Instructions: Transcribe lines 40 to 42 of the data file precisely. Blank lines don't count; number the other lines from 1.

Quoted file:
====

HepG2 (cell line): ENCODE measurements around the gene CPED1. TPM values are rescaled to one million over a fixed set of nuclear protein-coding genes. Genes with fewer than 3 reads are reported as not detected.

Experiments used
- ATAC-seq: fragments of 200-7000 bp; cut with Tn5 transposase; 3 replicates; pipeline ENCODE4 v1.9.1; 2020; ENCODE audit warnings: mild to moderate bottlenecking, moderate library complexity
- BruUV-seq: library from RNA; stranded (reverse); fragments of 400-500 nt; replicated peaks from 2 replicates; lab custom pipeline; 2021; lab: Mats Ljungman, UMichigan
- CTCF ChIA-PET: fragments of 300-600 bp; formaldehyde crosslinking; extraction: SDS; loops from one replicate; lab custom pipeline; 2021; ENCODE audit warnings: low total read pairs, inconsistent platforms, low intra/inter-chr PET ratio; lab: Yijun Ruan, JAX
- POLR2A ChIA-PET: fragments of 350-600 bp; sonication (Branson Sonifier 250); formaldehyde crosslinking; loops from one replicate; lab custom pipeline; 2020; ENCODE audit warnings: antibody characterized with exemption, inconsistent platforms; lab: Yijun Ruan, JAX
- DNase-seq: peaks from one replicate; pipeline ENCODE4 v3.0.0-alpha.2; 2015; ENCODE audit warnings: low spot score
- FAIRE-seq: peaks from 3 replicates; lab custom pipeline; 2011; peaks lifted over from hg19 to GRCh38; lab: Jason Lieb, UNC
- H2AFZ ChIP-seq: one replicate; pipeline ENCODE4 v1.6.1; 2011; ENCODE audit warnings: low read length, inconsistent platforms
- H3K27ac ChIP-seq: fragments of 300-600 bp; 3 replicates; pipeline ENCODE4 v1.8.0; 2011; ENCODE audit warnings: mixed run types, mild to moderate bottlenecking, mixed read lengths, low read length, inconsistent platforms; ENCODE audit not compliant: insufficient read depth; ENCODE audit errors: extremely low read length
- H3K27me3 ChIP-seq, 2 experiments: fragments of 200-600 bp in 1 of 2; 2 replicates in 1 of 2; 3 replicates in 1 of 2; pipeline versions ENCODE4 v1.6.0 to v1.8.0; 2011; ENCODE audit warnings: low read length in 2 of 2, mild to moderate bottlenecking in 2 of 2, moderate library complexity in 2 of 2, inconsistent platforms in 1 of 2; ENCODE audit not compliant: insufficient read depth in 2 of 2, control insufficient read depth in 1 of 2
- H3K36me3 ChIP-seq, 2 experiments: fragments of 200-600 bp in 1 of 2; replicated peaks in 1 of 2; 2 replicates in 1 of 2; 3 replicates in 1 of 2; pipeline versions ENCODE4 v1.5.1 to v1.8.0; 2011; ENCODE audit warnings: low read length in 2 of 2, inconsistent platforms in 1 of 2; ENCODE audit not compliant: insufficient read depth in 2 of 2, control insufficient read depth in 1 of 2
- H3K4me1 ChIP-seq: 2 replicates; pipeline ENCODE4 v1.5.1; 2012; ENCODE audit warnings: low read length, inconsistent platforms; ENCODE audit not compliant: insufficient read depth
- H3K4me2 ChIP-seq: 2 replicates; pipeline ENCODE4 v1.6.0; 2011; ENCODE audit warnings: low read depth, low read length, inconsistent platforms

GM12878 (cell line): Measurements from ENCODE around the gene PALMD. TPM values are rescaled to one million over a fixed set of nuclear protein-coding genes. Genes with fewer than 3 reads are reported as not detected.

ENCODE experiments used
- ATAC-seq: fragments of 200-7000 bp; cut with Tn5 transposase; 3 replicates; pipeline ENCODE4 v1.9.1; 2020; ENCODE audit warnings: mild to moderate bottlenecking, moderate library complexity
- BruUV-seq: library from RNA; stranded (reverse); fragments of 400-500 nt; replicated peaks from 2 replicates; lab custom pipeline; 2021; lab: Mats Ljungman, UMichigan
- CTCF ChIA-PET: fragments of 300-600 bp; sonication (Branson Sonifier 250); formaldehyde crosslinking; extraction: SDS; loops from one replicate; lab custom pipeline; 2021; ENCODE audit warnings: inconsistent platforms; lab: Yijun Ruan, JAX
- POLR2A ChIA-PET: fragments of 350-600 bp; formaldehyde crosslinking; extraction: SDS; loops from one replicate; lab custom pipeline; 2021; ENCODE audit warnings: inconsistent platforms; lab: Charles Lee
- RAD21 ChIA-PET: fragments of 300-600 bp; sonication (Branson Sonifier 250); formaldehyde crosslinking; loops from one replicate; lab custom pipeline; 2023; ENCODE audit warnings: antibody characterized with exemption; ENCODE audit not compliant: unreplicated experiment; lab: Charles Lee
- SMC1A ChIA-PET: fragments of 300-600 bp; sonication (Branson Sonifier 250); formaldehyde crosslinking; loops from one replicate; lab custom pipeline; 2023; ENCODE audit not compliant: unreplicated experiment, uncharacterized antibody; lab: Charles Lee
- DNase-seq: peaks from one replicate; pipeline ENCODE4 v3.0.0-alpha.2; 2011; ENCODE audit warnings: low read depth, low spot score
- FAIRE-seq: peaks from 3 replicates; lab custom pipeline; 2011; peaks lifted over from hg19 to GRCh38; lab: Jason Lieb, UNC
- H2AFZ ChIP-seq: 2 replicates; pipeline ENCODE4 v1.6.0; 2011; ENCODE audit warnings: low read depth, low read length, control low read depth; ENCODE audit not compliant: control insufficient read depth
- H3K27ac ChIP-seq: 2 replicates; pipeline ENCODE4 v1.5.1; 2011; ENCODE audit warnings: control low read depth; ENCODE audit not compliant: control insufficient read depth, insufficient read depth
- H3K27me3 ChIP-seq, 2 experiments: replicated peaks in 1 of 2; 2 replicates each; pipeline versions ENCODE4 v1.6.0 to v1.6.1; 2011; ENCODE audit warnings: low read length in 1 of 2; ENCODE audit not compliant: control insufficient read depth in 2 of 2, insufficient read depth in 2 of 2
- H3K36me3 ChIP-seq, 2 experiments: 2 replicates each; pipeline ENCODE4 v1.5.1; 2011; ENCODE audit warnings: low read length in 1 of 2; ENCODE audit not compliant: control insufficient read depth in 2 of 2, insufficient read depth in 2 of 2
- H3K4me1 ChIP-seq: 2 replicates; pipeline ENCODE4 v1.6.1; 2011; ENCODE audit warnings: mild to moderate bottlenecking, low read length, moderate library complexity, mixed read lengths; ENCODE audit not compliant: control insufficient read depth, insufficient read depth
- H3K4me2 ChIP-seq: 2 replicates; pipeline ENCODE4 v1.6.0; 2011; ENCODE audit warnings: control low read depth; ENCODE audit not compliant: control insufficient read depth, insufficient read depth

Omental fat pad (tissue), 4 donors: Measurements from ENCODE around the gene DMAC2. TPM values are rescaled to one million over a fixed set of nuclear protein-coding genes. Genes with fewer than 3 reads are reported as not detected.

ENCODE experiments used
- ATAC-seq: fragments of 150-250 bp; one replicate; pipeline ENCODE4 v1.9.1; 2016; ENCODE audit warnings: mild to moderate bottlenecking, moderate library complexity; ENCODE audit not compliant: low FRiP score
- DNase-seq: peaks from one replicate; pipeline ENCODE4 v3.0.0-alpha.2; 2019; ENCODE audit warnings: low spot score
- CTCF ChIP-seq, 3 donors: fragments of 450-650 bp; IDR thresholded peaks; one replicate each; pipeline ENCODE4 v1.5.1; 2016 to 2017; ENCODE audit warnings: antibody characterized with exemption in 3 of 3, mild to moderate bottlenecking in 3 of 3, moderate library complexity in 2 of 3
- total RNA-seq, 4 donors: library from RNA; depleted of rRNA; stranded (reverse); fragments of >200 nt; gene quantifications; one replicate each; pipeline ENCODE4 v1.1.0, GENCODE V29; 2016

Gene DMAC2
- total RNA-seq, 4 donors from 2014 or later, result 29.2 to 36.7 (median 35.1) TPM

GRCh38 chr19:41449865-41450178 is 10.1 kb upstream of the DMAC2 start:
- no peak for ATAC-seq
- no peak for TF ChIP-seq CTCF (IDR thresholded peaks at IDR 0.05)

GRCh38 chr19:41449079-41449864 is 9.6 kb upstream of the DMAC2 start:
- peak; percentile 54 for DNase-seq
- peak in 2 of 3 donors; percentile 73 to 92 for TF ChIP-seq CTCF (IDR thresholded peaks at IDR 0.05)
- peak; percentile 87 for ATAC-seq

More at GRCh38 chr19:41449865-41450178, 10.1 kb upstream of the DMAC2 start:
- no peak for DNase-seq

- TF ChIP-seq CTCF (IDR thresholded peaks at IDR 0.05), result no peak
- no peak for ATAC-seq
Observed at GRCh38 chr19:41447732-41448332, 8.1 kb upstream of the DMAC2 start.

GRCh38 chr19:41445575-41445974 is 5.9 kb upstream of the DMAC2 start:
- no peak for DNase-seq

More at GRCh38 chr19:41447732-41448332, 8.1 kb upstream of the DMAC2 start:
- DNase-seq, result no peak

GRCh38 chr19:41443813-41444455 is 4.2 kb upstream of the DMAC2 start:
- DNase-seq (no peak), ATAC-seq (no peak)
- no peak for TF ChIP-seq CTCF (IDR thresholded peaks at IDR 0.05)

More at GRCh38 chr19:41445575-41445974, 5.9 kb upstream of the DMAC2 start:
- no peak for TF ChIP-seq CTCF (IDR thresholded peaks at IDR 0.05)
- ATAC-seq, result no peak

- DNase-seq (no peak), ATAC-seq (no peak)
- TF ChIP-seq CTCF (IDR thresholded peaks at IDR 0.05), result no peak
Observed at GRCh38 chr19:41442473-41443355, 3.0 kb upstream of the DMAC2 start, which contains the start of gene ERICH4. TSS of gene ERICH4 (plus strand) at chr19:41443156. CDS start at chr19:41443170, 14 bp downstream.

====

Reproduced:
- no peak for ATAC-seq
- no peak for TF ChIP-seq CTCF (IDR thresholded peaks at IDR 0.05)

GRCh38 chr19:41449079-41449864 is 9.6 kb upstream of the DMAC2 start: